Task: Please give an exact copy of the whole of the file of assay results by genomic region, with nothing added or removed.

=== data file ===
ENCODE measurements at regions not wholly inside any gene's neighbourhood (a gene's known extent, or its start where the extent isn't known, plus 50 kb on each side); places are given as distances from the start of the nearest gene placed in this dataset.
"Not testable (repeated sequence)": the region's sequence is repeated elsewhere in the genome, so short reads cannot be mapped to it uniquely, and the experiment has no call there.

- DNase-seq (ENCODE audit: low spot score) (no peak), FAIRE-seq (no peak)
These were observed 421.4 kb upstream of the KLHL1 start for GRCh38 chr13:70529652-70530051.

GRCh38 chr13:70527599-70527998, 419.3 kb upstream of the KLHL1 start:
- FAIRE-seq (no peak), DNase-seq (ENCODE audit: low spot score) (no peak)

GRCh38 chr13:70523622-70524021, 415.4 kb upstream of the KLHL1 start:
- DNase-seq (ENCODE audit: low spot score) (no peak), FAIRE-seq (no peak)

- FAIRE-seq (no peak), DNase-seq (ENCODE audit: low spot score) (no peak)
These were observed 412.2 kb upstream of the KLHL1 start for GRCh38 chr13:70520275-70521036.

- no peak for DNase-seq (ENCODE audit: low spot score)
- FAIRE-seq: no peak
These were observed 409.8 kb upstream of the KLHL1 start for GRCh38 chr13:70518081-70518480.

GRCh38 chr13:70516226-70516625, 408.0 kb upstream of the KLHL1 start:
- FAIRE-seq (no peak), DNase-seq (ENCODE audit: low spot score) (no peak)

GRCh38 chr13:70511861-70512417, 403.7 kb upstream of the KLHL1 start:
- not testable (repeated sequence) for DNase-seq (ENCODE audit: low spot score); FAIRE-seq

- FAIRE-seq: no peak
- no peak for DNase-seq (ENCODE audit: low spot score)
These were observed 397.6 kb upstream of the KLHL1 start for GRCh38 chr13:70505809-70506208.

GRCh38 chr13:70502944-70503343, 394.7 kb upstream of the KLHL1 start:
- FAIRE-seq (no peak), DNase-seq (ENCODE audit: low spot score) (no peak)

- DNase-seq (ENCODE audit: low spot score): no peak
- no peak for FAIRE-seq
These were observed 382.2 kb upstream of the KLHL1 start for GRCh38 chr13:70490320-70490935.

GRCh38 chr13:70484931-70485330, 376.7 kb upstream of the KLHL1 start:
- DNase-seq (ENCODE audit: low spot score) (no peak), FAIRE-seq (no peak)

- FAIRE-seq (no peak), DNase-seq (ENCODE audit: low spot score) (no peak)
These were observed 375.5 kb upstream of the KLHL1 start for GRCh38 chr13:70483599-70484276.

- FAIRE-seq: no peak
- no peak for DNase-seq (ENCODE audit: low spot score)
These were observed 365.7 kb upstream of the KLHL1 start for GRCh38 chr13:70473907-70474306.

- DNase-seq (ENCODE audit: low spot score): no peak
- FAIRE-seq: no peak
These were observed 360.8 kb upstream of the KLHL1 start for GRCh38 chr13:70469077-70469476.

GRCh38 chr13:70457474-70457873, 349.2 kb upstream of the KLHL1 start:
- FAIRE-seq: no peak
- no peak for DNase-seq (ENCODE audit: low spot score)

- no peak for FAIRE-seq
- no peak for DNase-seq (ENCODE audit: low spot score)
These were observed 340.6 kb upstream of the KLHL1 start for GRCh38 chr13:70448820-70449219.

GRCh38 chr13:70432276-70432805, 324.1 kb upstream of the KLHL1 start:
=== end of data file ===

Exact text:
ENCODE measurements at regions not wholly inside any gene's neighbourhood (a gene's known extent, or its start where the extent isn't known, plus 50 kb on each side); places are given as distances from the start of the nearest gene placed in this dataset.
"Not testable (repeated sequence)": the region's sequence is repeated elsewhere in the genome, so short reads cannot be mapped to it uniquely, and the experiment has no call there.

- DNase-seq (ENCODE audit: low spot score) (no peak), FAIRE-seq (no peak)
These were observed 421.4 kb upstream of the KLHL1 start for GRCh38 chr13:70529652-70530051.

GRCh38 chr13:70527599-70527998, 419.3 kb upstream of the KLHL1 start:
- FAIRE-seq (no peak), DNase-seq (ENCODE audit: low spot score) (no peak)

GRCh38 chr13:70523622-70524021, 415.4 kb upstream of the KLHL1 start:
- DNase-seq (ENCODE audit: low spot score) (no peak), FAIRE-seq (no peak)

- FAIRE-seq (no peak), DNase-seq (ENCODE audit: low spot score) (no peak)
These were observed 412.2 kb upstream of the KLHL1 start for GRCh38 chr13:70520275-70521036.

- no peak for DNase-seq (ENCODE audit: low spot score)
- FAIRE-seq: no peak
These were observed 409.8 kb upstream of the KLHL1 start for GRCh38 chr13:70518081-70518480.

GRCh38 chr13:70516226-70516625, 408.0 kb upstream of the KLHL1 start:
- FAIRE-seq (no peak), DNase-seq (ENCODE audit: low spot score) (no peak)

GRCh38 chr13:70511861-70512417, 403.7 kb upstream of the KLHL1 start:
- not testable (repeated sequence) for DNase-seq (ENCODE audit: low spot score); FAIRE-seq

- FAIRE-seq: no peak
- no peak for DNase-seq (ENCODE audit: low spot score)
These were observed 397.6 kb upstream of the KLHL1 start for GRCh38 chr13:70505809-70506208.

GRCh38 chr13:70502944-70503343, 394.7 kb upstream of the KLHL1 start:
- FAIRE-seq (no peak), DNase-seq (ENCODE audit: low spot score) (no peak)

- DNase-seq (ENCODE audit: low spot score): no peak
- no peak for FAIRE-seq
These were observed 382.2 kb upstream of the KLHL1 start for GRCh38 chr13:70490320-70490935.

GRCh38 chr13:70484931-70485330, 376.7 kb upstream of the KLHL1 start:
- DNase-seq (ENCODE audit: low spot score) (no peak), FAIRE-seq (no peak)

- FAIRE-seq (no peak), DNase-seq (ENCODE audit: low spot score) (no peak)
These were observed 375.5 kb upstream of the KLHL1 start for GRCh38 chr13:70483599-70484276.

- FAIRE-seq: no peak
- no peak for DNase-seq (ENCODE audit: low spot score)
These were observed 365.7 kb upstream of the KLHL1 start for GRCh38 chr13:70473907-70474306.

- DNase-seq (ENCODE audit: low spot score): no peak
- FAIRE-seq: no peak
These were observed 360.8 kb upstream of the KLHL1 start for GRCh38 chr13:70469077-70469476.

GRCh38 chr13:70457474-70457873, 349.2 kb upstream of the KLHL1 start:
- FAIRE-seq: no peak
- no peak for DNase-seq (ENCODE audit: low spot score)

- no peak for FAIRE-seq
- no peak for DNase-seq (ENCODE audit: low spot score)
These were observed 340.6 kb upstream of the KLHL1 start for GRCh38 chr13:70448820-70449219.

GRCh38 chr13:70432276-70432805, 324.1 kb upstream of the KLHL1 start: